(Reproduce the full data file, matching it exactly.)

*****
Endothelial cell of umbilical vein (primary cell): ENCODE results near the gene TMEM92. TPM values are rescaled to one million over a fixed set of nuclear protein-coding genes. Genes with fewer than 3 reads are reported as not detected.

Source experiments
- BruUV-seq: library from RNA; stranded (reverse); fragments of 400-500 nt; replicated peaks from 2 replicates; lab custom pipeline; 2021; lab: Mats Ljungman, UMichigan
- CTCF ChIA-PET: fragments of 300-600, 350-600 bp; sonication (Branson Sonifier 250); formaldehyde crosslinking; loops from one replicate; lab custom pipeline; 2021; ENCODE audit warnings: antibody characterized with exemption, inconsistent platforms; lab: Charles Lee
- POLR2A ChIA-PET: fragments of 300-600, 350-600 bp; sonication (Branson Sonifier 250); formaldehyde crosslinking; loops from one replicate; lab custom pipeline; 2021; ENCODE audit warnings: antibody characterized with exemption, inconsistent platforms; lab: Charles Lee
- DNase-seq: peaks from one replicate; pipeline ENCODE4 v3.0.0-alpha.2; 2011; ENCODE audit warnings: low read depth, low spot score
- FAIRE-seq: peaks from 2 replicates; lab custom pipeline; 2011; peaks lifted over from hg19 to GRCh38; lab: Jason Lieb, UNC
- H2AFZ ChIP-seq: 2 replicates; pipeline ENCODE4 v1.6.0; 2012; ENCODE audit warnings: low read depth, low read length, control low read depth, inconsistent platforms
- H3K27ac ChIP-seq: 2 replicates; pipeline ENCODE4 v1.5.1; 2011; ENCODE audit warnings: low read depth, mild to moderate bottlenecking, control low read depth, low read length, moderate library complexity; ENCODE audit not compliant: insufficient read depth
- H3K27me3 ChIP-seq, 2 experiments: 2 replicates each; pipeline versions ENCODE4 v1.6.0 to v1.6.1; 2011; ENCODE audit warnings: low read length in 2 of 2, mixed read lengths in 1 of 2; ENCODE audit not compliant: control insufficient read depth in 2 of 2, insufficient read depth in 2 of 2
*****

Endothelial cell of umbilical vein (primary cell): ENCODE results near the gene TMEM92. TPM values are rescaled to one million over a fixed set of nuclear protein-coding genes. Genes with fewer than 3 reads are reported as not detected.

Source experiments
- BruUV-seq: library from RNA; stranded (reverse); fragments of 400-500 nt; replicated peaks from 2 replicates; lab custom pipeline; 2021; lab: Mats Ljungman, UMichigan
- CTCF ChIA-PET: fragments of 300-600, 350-600 bp; sonication (Branson Sonifier 250); formaldehyde crosslinking; loops from one replicate; lab custom pipeline; 2021; ENCODE audit warnings: antibody characterized with exemption, inconsistent platforms; lab: Charles Lee
- POLR2A ChIA-PET: fragments of 300-600, 350-600 bp; sonication (Branson Sonifier 250); formaldehyde crosslinking; loops from one replicate; lab custom pipeline; 2021; ENCODE audit warnings: antibody characterized with exemption, inconsistent platforms; lab: Charles Lee
- DNase-seq: peaks from one replicate; pipeline ENCODE4 v3.0.0-alpha.2; 2011; ENCODE audit warnings: low read depth, low spot score
- FAIRE-seq: peaks from 2 replicates; lab custom pipeline; 2011; peaks lifted over from hg19 to GRCh38; lab: Jason Lieb, UNC
- H2AFZ ChIP-seq: 2 replicates; pipeline ENCODE4 v1.6.0; 2012; ENCODE audit warnings: low read depth, low read length, control low read depth, inconsistent platforms
- H3K27ac ChIP-seq: 2 replicates; pipeline ENCODE4 v1.5.1; 2011; ENCODE audit warnings: low read depth, mild to moderate bottlenecking, control low read depth, low read length, moderate library complexity; ENCODE audit not compliant: insufficient read depth
- H3K27me3 ChIP-seq, 2 experiments: 2 replicates each; pipeline versions ENCODE4 v1.6.0 to v1.6.1; 2011; ENCODE audit warnings: low read length in 2 of 2, mixed read lengths in 1 of 2; ENCODE audit not compliant: control insufficient read depth in 2 of 2, insufficient read depth in 2 of 2